3. Nurture the economy by listening to your users
When you’re building ethically like others who are offering blockchain with purpose, instead of just to line the pockets of your savviest users, you’ll need to stay on top of user feedback, just like any digital product.
Regular testing and learning enable you to stay on top of your user’s needs. | Source: UX Indonesia on Unsplash
The UX of your app should always be viewed as a work in progress – you need a tech stack with services that provide behavioral analytics to understand the granular details of how users move through and interact with your app.
Products tethered to a cryptocurrency will also need additional analytics systems for the product itself in addition to direct feedback from hired testers, those who leave feedback on app stores (when offering a mobile app), and even places like Reddit where communities will inevitably form to discuss your product.
Do better than this.
The above shows communication with Team17 inquiring about a fix for a game-breaking bug in their platformer title Yooka Laylee that prevents 100% completion of the title (i.e., acquiring all collectibles) on all available platforms (i.e., Nintendo, PlayStation, Xbox, and Steam) the game is sold.
Despite multiple discussions easily found around the web about the issue, they act completely clueless.
Despite the issue immediately surfacing with a quick Google search, Team17 acted completely ignorant of this pervasive issue that’s almost certainly easy to fix.
Don’t be like the people at Team17 who have allowed a problematic product to exist on the market for years without so much as acknowledging a problem for a sizable number of users.
Your internal analytics tools will give you tons of information but make sure to pay attention to conversations surrounding your product on outside platforms and social media.
4. Stay on top of API maintenance
The blockchain you select to create your cryptocurrency will usually have several compatible APIs that will be used to interact with data and send transactions as well as for frontend operations.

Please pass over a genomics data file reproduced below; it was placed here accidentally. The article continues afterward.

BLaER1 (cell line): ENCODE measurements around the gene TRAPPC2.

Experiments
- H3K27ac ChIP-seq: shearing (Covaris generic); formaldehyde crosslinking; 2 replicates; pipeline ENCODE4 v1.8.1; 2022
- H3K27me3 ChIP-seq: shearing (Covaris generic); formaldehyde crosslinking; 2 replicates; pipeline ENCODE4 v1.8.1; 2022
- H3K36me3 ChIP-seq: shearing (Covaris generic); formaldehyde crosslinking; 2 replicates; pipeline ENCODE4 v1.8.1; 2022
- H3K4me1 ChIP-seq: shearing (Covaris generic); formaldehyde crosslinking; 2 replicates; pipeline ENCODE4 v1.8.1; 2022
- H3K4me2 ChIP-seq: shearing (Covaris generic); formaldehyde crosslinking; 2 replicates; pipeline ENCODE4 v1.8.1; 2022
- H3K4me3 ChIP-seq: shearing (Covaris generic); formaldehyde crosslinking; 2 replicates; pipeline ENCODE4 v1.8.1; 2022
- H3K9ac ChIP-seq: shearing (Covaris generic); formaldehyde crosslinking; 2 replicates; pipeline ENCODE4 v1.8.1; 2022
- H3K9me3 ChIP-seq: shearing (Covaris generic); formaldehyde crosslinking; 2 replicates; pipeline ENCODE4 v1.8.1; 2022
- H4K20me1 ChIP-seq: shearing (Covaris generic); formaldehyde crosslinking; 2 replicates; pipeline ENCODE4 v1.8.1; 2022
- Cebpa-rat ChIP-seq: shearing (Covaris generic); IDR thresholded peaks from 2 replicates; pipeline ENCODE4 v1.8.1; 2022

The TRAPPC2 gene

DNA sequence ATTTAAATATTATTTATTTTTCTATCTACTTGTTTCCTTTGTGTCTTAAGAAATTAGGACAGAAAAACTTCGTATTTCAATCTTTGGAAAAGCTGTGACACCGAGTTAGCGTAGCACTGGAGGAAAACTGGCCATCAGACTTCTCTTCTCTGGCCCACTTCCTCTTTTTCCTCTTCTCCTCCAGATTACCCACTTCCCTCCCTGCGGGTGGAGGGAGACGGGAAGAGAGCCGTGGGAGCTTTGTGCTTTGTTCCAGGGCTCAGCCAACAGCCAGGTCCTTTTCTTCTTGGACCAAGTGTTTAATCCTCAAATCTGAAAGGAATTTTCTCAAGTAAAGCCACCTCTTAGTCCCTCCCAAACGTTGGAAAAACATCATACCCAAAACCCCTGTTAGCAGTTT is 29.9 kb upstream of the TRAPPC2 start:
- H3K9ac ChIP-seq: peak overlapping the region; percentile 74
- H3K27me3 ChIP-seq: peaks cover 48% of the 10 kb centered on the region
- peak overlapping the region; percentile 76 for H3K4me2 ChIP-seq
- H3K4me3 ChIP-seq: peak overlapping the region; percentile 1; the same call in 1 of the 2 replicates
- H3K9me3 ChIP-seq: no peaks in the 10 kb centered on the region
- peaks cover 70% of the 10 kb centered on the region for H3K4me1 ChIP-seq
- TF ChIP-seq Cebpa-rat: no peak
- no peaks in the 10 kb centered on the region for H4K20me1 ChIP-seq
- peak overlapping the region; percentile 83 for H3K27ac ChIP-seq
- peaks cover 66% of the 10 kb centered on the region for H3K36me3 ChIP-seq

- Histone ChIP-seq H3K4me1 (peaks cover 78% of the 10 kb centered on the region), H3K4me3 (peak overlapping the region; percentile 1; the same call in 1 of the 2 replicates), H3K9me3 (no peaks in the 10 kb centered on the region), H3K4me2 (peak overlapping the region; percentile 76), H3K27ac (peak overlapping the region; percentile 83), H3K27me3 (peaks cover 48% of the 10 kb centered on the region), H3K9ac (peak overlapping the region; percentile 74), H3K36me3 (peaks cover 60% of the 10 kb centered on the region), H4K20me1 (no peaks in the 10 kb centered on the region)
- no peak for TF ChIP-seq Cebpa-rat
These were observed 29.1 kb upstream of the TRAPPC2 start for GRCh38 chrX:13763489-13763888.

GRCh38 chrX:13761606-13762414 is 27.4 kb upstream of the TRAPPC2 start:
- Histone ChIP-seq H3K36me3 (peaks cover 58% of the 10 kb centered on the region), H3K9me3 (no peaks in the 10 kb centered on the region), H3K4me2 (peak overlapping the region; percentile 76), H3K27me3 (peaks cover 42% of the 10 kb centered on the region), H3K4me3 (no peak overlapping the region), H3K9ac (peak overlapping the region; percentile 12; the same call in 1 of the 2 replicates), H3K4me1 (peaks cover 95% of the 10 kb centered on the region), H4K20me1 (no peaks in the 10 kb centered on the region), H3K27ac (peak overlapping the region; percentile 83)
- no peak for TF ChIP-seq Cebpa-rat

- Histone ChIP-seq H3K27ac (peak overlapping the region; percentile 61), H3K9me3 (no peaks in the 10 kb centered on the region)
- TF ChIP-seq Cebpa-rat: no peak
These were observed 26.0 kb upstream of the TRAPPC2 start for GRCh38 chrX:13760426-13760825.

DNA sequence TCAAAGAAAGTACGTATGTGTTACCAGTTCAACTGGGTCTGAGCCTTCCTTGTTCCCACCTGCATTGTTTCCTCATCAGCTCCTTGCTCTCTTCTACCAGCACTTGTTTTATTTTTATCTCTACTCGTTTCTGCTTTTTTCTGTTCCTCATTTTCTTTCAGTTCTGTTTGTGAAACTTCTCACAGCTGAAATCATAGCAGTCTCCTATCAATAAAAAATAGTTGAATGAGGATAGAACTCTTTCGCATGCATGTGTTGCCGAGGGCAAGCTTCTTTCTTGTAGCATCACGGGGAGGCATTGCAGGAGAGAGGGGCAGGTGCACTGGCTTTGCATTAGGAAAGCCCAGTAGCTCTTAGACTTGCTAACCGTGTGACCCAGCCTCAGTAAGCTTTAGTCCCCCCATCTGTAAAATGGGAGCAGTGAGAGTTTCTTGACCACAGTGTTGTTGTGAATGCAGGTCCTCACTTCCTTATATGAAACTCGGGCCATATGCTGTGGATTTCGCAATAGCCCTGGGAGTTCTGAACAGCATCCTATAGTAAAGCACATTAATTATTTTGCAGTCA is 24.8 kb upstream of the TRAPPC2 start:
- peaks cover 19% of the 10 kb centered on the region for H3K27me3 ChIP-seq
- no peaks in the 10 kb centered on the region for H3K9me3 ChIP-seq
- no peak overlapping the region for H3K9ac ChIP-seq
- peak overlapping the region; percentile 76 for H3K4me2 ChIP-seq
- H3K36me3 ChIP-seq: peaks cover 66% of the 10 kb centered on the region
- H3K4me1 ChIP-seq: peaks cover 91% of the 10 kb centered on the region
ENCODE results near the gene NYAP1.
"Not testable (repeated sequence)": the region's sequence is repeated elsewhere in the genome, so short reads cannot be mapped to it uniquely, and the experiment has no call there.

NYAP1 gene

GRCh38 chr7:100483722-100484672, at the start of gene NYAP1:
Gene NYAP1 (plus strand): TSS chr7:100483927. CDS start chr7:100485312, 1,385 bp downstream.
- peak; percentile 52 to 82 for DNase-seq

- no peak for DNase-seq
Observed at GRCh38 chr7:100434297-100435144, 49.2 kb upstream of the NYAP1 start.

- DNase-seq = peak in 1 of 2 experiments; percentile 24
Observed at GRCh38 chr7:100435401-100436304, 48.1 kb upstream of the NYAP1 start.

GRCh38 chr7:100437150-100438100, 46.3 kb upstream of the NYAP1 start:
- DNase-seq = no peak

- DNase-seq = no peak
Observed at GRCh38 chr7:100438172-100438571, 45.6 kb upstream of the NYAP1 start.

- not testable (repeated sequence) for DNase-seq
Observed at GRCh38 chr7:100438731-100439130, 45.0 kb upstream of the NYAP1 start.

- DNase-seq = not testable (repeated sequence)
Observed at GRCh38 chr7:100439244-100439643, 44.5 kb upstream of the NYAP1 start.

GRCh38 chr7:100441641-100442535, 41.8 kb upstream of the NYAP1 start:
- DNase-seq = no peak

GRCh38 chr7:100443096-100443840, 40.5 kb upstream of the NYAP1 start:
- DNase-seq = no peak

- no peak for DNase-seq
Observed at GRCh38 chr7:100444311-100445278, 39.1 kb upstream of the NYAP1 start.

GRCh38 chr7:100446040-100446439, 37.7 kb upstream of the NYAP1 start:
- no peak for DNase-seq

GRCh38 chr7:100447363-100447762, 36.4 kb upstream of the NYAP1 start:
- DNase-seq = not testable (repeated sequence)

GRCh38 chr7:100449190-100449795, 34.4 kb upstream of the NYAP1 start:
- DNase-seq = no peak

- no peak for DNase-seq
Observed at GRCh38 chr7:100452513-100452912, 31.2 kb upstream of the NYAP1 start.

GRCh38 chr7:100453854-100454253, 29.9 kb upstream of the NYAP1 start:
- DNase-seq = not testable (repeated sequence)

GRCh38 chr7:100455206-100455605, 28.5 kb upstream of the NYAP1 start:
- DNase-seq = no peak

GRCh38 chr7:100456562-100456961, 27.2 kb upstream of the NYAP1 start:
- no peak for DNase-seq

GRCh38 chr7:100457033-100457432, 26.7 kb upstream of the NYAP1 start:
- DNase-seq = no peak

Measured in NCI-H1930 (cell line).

Like other pieces of technology, these are subject to change over time as new capabilities are introduced and others deprecated whether for lack of utility or security reasons.
These changes will naturally emerge over time like other technologies used to deliver functionality to other portions of an app or website.
As such, you will need to allocate time and resources to ensure your product’s APIs that interact with the blockchain are given substantial attention to keep your product in optimal condition.
5. Keep your crypto in compliance
Every country has different crypto laws which you’ll need to mind when offering a global currency.
The first step for a product that’s being built out of the US (as well as for those traded in the US) will need to register with the Financial Crimes Enforcement Network (FinCEN).
Stay in compliance to minimize visits to yucky government websites. | Source: Financial Crimes Enforcement Network
Like anything subject to regulation, financial compliance will also change like the capabilities of the APIs you use. Make sure to keep these entities happy or you risk running your crypto token and service into the dirt.
6. Have a long-term plan: the “easy money” appeal will being to fade
Right now, people are investing and buying crypto and NFTs just because there’s a potential for quick money which is a collective mindset that’s nearing a downward trend.
Assets like low-utility images being sold as NFTs for high prices and lackluster crypto tokens like Dogecoin aren’t attracting buyers because the art they contain is “so awesome” or because Doge is so useful (because it’s not) but rather because of the potential for major returns on investment.
The security offered by distributed ledger technology that drives blockchain operations like a crypto network has far more capabilities than for ho-hum artwork.
Again, make sure your product is geared for the long haul and not just the “love ‘em and leave ‘em” kind of users.
While there are a lot of ways to approach this, developing your cryptocurrency for use outside your platform and exchanges, such as making it appealing for retailers to accept payments.
We help businesses navigate the future of Web3
Cryptocurrency, NFTs, and blockchain in general promise a ton of new advantages but it’s a bit trickier to get just right.
Here, we are fully vested in creating exceptional experiences driven by blockchain that help businesses and users get the most out of their products.
If you’re looking for some help with your cryptocurrency or blockchain-driven product, get in touch!